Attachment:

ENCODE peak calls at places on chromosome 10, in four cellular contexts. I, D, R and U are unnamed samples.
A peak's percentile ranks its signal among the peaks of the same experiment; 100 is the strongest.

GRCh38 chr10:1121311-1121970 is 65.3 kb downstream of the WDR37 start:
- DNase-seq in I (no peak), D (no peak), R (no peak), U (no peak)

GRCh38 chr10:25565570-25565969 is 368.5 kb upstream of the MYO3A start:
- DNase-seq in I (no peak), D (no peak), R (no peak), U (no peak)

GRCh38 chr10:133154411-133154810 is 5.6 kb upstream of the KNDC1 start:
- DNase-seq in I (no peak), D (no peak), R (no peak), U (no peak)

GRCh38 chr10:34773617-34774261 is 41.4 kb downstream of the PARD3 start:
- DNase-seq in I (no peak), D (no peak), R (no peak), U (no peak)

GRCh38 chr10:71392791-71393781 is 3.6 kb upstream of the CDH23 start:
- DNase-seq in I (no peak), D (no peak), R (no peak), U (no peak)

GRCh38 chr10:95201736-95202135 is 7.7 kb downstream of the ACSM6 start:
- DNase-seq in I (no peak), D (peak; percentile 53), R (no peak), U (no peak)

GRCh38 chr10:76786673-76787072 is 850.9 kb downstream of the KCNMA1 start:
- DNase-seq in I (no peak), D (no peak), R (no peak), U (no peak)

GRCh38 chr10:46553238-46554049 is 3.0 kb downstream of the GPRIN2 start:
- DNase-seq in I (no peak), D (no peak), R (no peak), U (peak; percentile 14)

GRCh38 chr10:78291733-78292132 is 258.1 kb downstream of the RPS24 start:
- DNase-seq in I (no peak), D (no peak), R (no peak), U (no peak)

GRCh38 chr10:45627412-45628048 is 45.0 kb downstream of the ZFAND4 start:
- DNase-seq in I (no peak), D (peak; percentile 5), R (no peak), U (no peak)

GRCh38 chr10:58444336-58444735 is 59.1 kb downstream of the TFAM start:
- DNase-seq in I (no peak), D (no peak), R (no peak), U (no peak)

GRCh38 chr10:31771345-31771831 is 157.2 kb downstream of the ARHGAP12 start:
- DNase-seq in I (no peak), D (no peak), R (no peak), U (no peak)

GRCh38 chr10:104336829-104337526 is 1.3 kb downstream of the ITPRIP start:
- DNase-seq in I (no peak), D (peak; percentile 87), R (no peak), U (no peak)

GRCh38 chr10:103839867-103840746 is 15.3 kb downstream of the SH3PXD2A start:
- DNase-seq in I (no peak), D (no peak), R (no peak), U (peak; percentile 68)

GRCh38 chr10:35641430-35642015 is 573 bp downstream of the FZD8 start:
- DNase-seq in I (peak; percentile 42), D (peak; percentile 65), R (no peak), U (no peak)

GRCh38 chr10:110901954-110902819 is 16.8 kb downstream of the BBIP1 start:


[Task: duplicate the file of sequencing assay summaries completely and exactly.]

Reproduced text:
ENCODE peak calls at places on chromosome 10, in four cellular contexts. I, D, R and U are unnamed samples.
A peak's percentile ranks its signal among the peaks of the same experiment; 100 is the strongest.

GRCh38 chr10:1121311-1121970 is 65.3 kb downstream of the WDR37 start:
- DNase-seq in I (no peak), D (no peak), R (no peak), U (no peak)

GRCh38 chr10:25565570-25565969 is 368.5 kb upstream of the MYO3A start:
- DNase-seq in I (no peak), D (no peak), R (no peak), U (no peak)

GRCh38 chr10:133154411-133154810 is 5.6 kb upstream of the KNDC1 start:
- DNase-seq in I (no peak), D (no peak), R (no peak), U (no peak)

GRCh38 chr10:34773617-34774261 is 41.4 kb downstream of the PARD3 start:
- DNase-seq in I (no peak), D (no peak), R (no peak), U (no peak)

GRCh38 chr10:71392791-71393781 is 3.6 kb upstream of the CDH23 start:
- DNase-seq in I (no peak), D (no peak), R (no peak), U (no peak)

GRCh38 chr10:95201736-95202135 is 7.7 kb downstream of the ACSM6 start:
- DNase-seq in I (no peak), D (peak; percentile 53), R (no peak), U (no peak)

GRCh38 chr10:76786673-76787072 is 850.9 kb downstream of the KCNMA1 start:
- DNase-seq in I (no peak), D (no peak), R (no peak), U (no peak)

GRCh38 chr10:46553238-46554049 is 3.0 kb downstream of the GPRIN2 start:
- DNase-seq in I (no peak), D (no peak), R (no peak), U (peak; percentile 14)

GRCh38 chr10:78291733-78292132 is 258.1 kb downstream of the RPS24 start:
- DNase-seq in I (no peak), D (no peak), R (no peak), U (no peak)

GRCh38 chr10:45627412-45628048 is 45.0 kb downstream of the ZFAND4 start:
- DNase-seq in I (no peak), D (peak; percentile 5), R (no peak), U (no peak)

GRCh38 chr10:58444336-58444735 is 59.1 kb downstream of the TFAM start:
- DNase-seq in I (no peak), D (no peak), R (no peak), U (no peak)

GRCh38 chr10:31771345-31771831 is 157.2 kb downstream of the ARHGAP12 start:
- DNase-seq in I (no peak), D (no peak), R (no peak), U (no peak)

GRCh38 chr10:104336829-104337526 is 1.3 kb downstream of the ITPRIP start:
- DNase-seq in I (no peak), D (peak; percentile 87), R (no peak), U (no peak)

GRCh38 chr10:103839867-103840746 is 15.3 kb downstream of the SH3PXD2A start:
- DNase-seq in I (no peak), D (no peak), R (no peak), U (peak; percentile 68)

GRCh38 chr10:35641430-35642015 is 573 bp downstream of the FZD8 start:
- DNase-seq in I (peak; percentile 42), D (peak; percentile 65), R (no peak), U (no peak)

GRCh38 chr10:110901954-110902819 is 16.8 kb downstream of the BBIP1 start: